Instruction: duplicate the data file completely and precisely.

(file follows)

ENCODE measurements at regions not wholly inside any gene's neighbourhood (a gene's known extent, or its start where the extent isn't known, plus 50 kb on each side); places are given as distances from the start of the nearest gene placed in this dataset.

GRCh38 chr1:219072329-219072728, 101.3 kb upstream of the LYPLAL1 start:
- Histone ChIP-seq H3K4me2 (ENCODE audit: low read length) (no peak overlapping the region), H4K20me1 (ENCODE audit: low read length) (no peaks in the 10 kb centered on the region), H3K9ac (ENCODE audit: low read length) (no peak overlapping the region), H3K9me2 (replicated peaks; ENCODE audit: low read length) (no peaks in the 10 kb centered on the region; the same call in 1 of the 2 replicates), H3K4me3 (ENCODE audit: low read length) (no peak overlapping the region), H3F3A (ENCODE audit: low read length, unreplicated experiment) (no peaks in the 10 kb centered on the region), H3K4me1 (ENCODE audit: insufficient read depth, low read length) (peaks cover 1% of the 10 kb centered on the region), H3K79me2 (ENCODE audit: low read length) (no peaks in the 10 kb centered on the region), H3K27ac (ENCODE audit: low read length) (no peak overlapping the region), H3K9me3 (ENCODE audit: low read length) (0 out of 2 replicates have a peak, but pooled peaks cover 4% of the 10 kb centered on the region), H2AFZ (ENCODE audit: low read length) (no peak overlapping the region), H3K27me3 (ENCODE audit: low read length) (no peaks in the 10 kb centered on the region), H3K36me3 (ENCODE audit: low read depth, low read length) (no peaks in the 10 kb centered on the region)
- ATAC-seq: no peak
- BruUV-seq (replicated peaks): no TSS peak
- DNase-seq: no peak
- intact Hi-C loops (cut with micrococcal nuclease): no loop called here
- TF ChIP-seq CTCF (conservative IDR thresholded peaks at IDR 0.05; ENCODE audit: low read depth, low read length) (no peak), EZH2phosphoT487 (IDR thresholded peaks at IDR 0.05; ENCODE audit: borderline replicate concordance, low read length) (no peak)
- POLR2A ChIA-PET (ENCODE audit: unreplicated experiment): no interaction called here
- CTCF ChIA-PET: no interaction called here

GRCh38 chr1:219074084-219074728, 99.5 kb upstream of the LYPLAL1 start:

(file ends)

ENCODE measurements at regions not wholly inside any gene's neighbourhood (a gene's known extent, or its start where the extent isn't known, plus 50 kb on each side); places are given as distances from the start of the nearest gene placed in this dataset.

GRCh38 chr1:219072329-219072728, 101.3 kb upstream of the LYPLAL1 start:
- Histone ChIP-seq H3K4me2 (ENCODE audit: low read length) (no peak overlapping the region), H4K20me1 (ENCODE audit: low read length) (no peaks in the 10 kb centered on the region), H3K9ac (ENCODE audit: low read length) (no peak overlapping the region), H3K9me2 (replicated peaks; ENCODE audit: low read length) (no peaks in the 10 kb centered on the region; the same call in 1 of the 2 replicates), H3K4me3 (ENCODE audit: low read length) (no peak overlapping the region), H3F3A (ENCODE audit: low read length, unreplicated experiment) (no peaks in the 10 kb centered on the region), H3K4me1 (ENCODE audit: insufficient read depth, low read length) (peaks cover 1% of the 10 kb centered on the region), H3K79me2 (ENCODE audit: low read length) (no peaks in the 10 kb centered on the region), H3K27ac (ENCODE audit: low read length) (no peak overlapping the region), H3K9me3 (ENCODE audit: low read length) (0 out of 2 replicates have a peak, but pooled peaks cover 4% of the 10 kb centered on the region), H2AFZ (ENCODE audit: low read length) (no peak overlapping the region), H3K27me3 (ENCODE audit: low read length) (no peaks in the 10 kb centered on the region), H3K36me3 (ENCODE audit: low read depth, low read length) (no peaks in the 10 kb centered on the region)
- ATAC-seq: no peak
- BruUV-seq (replicated peaks): no TSS peak
- DNase-seq: no peak
- intact Hi-C loops (cut with micrococcal nuclease): no loop called here
- TF ChIP-seq CTCF (conservative IDR thresholded peaks at IDR 0.05; ENCODE audit: low read depth, low read length) (no peak), EZH2phosphoT487 (IDR thresholded peaks at IDR 0.05; ENCODE audit: borderline replicate concordance, low read length) (no peak)
- POLR2A ChIA-PET (ENCODE audit: unreplicated experiment): no interaction called here
- CTCF ChIA-PET: no interaction called here

GRCh38 chr1:219074084-219074728, 99.5 kb upstream of the LYPLAL1 start: